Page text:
This JAL First Class Lounge Tokyo Narita Review is part of a trip report including luxury resorts and dining in Asia and the Maldives, including JAL First Class from Tokyo Narita to New York JFK, Etihad First Class and Emirates First Class.
For the prior posts, please see:
Location and Access to Japan Airlines First Class Lounge, Tokyo Narita
The Japan Airlines First Class Lounge at Tokyo Narita Airport is located in Terminal 2, and shares its main entrance on the 3rd floor with the JAL Sakura Lounge. To the left, you'll see the JAL First Class Lounge Reception, which on our morning visit was staffed by two friendly associates. They welcome us, including my son, even though I doubt they see that many kids.
We had access to the lounge as JAL First Class passengers, although high level elites in JAL's Mileage Bank frequent flyer program also have access. Specifically, First Class Lounge access rules are:
- JAL First Class and other oneworld First Class: Passenger. JAL First Class can only be accompanied by one guest traveling on the same flight (even if in a different class of service)
- Oneworld Emerald member
- JMB Diamond members plus one companion
- JGC Premier members plus one companion
The lounge is open 7:30am-10pm daily, and others have been able to use the lounge even if you're arriving in JAL First Class but connecting onward in business class. Be sure to show both boarding passes at reception.
JAL First Class Lounge Tokyo Narita Amenities and Seating
The JAL First Class Lounge at Narita offers typical international lounge amenities of showers, WiFi, food and drink, as well as a spa with complimentary 10 minute massages (more on this below) and as part of the food offerings, a sushi bar. Here's a map of the lounge:
The lounge is of course smaller than the next door Sakura Business Class Lounge, but it also tends to be less crowded since fewer passengers have access. A nice touch for the luggage storage area was that there were small compartments to lock up valuables you didn't want to carry around with you. Since we travel with carry-on luggage only (see How to Avoid Checked Luggage and 6 Reasons to Never Check Baggage) we were able to lock up everything, which definitely made it more convenient to move around in the lounge.
After securing our things, we proceeded to the seating area of the lounge. On the left there was plenty of seating, although rather dark, without natural light.
This was also where the business center was, with computers available for use:
And the bathroom was also here. I've noticed that both on planes and in the lounges, JAL bathrooms tend to be quite spartan, in keeping with a very simple design aesthetic. Pretty much the opposite of Emirates.
Since we prefer natural light and also were getting hungry, we headed over to the right hand side of the lounge, where there was seating by windows that overlooked the tarmac:
JAL First Class Lounge Tokyo Narita Food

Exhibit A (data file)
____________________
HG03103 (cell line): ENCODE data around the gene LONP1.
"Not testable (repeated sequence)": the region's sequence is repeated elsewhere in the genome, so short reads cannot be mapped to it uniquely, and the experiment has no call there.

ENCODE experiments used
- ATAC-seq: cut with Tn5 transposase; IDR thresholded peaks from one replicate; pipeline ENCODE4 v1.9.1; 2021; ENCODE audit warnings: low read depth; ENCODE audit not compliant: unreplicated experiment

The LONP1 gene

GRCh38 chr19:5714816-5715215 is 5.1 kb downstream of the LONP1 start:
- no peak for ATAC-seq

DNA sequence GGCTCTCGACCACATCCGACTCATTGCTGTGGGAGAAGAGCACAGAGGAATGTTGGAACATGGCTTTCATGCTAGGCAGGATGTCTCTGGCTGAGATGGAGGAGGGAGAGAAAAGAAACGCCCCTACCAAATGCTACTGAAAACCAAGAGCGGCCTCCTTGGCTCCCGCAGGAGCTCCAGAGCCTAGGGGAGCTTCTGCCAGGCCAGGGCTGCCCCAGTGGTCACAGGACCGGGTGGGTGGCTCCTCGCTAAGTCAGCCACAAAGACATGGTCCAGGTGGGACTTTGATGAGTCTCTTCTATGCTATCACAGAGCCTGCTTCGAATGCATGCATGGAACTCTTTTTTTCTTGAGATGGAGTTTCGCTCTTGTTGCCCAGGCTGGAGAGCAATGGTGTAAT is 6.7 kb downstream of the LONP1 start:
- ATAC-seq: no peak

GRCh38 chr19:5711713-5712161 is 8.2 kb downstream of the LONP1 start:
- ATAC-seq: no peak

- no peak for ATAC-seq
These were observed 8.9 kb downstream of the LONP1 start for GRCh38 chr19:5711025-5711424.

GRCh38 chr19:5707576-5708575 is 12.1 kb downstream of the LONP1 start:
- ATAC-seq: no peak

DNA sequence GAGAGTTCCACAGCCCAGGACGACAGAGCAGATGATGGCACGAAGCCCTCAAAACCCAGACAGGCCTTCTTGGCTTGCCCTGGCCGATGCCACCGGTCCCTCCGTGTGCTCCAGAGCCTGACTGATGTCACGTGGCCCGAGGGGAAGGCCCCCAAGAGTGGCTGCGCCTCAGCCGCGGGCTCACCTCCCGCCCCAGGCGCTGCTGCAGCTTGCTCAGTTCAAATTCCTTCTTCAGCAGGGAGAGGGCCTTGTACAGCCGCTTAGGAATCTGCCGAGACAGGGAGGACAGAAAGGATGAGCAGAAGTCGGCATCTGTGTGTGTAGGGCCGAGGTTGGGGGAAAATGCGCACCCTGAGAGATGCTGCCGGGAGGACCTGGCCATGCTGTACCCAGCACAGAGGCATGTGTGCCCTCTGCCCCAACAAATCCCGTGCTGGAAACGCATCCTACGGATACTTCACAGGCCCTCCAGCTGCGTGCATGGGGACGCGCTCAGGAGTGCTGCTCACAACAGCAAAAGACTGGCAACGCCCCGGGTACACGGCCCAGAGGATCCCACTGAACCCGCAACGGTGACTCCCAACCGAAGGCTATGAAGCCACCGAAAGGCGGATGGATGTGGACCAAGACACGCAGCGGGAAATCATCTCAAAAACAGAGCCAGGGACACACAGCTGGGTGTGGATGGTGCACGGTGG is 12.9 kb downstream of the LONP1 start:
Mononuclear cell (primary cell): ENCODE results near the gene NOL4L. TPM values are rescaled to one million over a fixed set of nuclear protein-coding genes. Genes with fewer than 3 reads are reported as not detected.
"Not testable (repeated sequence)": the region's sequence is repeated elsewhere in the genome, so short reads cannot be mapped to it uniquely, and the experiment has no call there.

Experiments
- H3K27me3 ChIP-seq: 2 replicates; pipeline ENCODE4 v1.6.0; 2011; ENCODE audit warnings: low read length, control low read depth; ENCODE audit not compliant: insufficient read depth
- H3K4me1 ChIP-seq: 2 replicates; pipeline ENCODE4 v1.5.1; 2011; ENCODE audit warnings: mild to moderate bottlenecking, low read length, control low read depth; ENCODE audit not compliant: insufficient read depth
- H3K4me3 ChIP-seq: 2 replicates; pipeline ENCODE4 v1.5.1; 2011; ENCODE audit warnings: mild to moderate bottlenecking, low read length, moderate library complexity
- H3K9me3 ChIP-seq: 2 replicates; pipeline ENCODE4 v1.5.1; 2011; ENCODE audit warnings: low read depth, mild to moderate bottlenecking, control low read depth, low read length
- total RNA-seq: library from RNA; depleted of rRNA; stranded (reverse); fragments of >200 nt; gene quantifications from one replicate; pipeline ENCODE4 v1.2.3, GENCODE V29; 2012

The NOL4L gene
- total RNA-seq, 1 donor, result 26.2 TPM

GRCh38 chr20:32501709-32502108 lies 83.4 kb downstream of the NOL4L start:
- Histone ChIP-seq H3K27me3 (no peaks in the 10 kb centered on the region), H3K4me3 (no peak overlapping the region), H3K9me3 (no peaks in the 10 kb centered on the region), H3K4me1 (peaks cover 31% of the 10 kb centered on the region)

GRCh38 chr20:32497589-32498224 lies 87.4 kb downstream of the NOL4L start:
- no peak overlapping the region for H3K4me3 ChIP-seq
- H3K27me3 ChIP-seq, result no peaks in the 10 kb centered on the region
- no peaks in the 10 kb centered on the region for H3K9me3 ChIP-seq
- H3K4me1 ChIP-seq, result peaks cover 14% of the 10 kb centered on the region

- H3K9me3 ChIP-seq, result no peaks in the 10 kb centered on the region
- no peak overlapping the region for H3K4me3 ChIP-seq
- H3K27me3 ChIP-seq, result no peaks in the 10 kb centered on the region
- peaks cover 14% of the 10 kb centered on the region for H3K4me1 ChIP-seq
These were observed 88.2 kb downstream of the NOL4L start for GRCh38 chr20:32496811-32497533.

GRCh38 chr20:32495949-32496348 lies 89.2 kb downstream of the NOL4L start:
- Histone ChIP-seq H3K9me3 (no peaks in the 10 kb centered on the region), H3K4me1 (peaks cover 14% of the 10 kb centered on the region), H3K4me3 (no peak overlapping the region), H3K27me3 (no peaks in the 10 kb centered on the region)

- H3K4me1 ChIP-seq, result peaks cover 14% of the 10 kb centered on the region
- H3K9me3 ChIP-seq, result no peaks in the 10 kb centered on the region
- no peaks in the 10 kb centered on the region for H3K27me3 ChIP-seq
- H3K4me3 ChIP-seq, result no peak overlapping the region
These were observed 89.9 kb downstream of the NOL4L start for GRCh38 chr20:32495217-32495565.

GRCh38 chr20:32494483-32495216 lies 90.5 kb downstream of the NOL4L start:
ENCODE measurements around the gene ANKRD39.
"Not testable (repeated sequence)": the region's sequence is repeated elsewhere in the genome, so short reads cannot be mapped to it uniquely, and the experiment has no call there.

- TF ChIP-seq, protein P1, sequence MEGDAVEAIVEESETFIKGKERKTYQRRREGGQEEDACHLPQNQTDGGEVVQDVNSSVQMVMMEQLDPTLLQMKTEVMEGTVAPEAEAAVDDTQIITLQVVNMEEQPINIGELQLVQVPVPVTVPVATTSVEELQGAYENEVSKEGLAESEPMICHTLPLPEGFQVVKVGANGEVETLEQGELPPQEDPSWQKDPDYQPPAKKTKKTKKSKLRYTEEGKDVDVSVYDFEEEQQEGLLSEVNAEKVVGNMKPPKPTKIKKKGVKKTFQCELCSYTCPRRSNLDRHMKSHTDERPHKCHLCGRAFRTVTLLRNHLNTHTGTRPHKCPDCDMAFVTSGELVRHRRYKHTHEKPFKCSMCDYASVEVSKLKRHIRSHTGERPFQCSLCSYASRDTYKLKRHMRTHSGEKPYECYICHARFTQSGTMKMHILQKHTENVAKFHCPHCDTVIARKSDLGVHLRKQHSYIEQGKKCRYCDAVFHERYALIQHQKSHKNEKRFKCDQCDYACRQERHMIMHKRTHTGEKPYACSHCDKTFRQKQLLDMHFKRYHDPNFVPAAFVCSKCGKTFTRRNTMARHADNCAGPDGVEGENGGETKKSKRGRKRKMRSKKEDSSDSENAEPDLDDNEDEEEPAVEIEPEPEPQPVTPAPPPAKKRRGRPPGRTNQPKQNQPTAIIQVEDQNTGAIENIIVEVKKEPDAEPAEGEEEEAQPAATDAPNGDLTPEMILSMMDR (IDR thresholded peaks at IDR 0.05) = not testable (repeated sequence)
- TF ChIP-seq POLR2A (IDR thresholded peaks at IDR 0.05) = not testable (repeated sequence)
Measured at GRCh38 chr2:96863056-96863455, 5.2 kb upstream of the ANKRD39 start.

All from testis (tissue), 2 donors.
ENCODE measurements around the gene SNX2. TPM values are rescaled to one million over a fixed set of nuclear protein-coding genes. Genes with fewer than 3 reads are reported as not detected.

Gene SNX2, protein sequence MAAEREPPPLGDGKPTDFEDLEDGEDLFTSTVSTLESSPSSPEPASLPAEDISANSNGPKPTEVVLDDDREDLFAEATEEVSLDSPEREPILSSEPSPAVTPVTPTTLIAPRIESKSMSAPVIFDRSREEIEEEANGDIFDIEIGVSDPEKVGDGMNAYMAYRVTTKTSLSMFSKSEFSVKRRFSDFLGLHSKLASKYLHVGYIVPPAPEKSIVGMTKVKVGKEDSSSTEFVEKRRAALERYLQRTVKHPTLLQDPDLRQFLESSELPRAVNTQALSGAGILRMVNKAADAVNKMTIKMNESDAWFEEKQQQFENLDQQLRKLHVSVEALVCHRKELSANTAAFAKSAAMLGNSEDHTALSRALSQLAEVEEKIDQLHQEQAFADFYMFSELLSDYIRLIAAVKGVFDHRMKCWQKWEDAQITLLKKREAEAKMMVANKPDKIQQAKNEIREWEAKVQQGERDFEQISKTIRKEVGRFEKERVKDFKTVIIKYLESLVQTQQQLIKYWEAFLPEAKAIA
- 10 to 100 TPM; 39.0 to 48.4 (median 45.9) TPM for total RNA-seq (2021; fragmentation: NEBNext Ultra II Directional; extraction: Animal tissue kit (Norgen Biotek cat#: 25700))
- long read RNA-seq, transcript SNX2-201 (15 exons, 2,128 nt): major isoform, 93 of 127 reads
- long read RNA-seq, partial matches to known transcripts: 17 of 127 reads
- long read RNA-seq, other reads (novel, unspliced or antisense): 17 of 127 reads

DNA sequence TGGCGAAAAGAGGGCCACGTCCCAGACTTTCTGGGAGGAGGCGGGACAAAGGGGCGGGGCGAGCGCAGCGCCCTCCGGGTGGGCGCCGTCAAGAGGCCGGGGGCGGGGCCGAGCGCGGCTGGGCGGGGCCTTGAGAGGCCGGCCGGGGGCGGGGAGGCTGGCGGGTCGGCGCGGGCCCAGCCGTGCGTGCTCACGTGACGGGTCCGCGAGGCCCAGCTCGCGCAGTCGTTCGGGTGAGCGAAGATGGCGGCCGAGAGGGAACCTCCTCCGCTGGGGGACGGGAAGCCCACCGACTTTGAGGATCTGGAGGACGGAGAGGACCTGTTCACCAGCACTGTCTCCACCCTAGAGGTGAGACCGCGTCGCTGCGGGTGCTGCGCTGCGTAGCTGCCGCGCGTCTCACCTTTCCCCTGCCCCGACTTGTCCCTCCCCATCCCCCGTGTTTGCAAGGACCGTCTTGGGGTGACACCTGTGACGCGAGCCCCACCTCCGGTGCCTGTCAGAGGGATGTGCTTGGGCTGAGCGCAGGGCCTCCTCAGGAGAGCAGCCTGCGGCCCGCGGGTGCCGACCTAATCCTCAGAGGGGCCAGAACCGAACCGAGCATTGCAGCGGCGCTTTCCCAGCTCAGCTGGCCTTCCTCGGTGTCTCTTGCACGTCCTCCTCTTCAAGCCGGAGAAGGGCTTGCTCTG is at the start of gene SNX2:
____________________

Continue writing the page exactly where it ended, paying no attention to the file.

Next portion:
Unlike some first class lounges such as the British Airways Concorde Room, Singapore Private Room, Lufthansa First Class Lounge or even the Etihad Lounge at Washington Dulles, the JAL First Class Lounge does not offer a la carte dining from a menu. Instead, there is a simple buffet, with primarily Japanese offerings such as cooked salmon and Japanese pickles:
But there were also various appetizers and salad vegetables:
The scrambled eggs looked very runny, and there was more normal looking french toast:
I enjoyed the broiled salmon with some Japanese pickles, and a smoked salmon with capers appetizer:
But what I preferred most of the savory options came from the stand alone sushi bar:
Now, this isn't amazing sushi, but it was better than most sushi you'll get in airline lounges. There isn't any choice in what you receive, either. I would have loved to be able to have some hamachi sushi, for example, but that wasn't on offer.
The next best thing, to my taste, was the fresh bread sourced from Maison Kayser. I don't know why more lounges, especially in cities such as NYC that have Maison Kayser bakeries, don't do the same–it's fantastic bread.
In a nod to it still being cherry blossom season, there were sakura mochi (cherry blossom rice cakes), adorned with cherry blossoms for dessert. While in general I don't care for Japanese or other Asian desserts, there was no denying it was very pretty.
The chocolate cake was forgettable, and I didn't finish it.
JAL First Class Lounge Tokyo Narita Spa Massage
Unlike, say, the Thai Airways First Class Lounge Spa in Bangkok, where first class passengers enjoy a full 1 hour massage treatment, the JAL First Class Lounge massage is the same 10 minute treatment offered to business class passengers in the Sakura Lounge. There are three choices from the spa massage menu:
The massage is with clothes on, but at least you do lie down, in contrast to the Elemis Spa in the Concorde Lounge, which has the kneeling massage chairs. It was fine, although in terms of complimentary airport lounge massages I've experienced, the Thai Airways one of course wins, followed by the Etihad Six Senses shoulder massage I had in Abu Dhabi.
JAL Sakura Lounge
Since the family room / kids' room is in the JAL Sakura Lounge, we went there for a few minutes, where I caught up on some client emails while my son watched some Japanese cartoons.
If you don't manage to get a spa massage appointment, there are also massage chairs you can use:
We enjoyed the JAL First Class Lounge, but it's far from my favorite first class lounge experience. I did find it much more relaxing than the Sakura business class lounge, due to fewer passengers being in the lounge, and food was a step up from the business class side as well.
If you've been to the JAL First Class Lounge, what was your experience?
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